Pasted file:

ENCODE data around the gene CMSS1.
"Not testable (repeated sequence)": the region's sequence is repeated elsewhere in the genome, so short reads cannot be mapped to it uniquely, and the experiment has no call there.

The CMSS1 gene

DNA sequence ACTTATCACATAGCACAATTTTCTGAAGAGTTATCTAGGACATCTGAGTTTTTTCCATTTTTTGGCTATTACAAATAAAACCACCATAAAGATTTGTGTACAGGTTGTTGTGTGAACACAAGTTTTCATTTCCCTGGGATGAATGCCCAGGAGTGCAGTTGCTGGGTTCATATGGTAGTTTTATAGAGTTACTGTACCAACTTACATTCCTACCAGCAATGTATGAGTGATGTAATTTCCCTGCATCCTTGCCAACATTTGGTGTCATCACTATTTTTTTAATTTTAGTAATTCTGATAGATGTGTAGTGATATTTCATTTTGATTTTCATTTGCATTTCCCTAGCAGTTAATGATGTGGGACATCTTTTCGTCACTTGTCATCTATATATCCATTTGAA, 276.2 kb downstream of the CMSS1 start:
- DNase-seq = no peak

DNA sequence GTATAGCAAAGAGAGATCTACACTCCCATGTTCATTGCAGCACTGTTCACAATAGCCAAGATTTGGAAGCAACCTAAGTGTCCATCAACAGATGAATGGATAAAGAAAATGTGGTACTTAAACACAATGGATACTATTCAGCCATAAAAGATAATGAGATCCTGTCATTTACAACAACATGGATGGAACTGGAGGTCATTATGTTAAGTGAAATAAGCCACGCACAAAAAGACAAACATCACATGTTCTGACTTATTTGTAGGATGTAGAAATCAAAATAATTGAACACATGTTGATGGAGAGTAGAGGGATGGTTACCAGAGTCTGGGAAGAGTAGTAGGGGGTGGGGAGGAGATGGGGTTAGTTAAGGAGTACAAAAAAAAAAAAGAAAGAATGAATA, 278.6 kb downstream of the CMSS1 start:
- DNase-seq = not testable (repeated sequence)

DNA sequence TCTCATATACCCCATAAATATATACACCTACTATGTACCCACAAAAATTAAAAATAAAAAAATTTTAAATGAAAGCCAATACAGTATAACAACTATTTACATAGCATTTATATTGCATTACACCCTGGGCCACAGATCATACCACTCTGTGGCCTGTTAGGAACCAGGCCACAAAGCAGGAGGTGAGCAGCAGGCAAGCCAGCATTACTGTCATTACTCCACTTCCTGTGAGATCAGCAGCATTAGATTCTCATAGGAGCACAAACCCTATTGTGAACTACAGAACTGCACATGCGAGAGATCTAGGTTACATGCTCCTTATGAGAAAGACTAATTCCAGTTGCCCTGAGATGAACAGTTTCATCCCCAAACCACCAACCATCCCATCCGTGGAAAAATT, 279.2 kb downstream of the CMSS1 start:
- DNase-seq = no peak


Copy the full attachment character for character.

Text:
ENCODE data around the gene CMSS1.
"Not testable (repeated sequence)": the region's sequence is repeated elsewhere in the genome, so short reads cannot be mapped to it uniquely, and the experiment has no call there.

The CMSS1 gene

DNA sequence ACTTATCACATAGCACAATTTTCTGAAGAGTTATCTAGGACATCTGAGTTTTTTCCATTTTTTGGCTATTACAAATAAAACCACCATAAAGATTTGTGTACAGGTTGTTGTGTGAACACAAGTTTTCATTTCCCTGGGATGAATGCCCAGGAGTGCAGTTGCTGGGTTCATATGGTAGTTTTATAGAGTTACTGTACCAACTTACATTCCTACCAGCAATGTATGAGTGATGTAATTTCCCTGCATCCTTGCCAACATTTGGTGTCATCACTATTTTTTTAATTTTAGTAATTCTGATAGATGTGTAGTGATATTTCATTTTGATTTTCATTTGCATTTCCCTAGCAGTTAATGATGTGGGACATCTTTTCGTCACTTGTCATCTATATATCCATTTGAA, 276.2 kb downstream of the CMSS1 start:
- DNase-seq = no peak

DNA sequence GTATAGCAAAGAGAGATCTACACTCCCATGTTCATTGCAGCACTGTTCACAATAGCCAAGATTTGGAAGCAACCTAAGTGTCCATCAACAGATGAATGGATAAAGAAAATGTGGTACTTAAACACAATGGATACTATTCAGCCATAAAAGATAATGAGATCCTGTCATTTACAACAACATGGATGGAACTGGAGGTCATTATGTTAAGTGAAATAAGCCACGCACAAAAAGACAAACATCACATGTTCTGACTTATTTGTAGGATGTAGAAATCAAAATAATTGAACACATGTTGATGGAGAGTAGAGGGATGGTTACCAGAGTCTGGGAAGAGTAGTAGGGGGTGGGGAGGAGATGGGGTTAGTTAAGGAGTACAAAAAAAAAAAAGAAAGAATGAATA, 278.6 kb downstream of the CMSS1 start:
- DNase-seq = not testable (repeated sequence)

DNA sequence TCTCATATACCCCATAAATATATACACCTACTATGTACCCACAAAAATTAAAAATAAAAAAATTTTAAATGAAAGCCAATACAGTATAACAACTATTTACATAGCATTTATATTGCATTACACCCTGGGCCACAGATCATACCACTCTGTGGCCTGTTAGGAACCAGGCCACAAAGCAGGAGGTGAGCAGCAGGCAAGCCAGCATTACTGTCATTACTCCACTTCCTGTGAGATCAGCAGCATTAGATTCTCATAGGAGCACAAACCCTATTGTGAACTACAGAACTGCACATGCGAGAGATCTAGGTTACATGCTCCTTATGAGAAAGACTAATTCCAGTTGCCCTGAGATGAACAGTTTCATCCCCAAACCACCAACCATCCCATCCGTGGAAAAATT, 279.2 kb downstream of the CMSS1 start:
- DNase-seq = no peak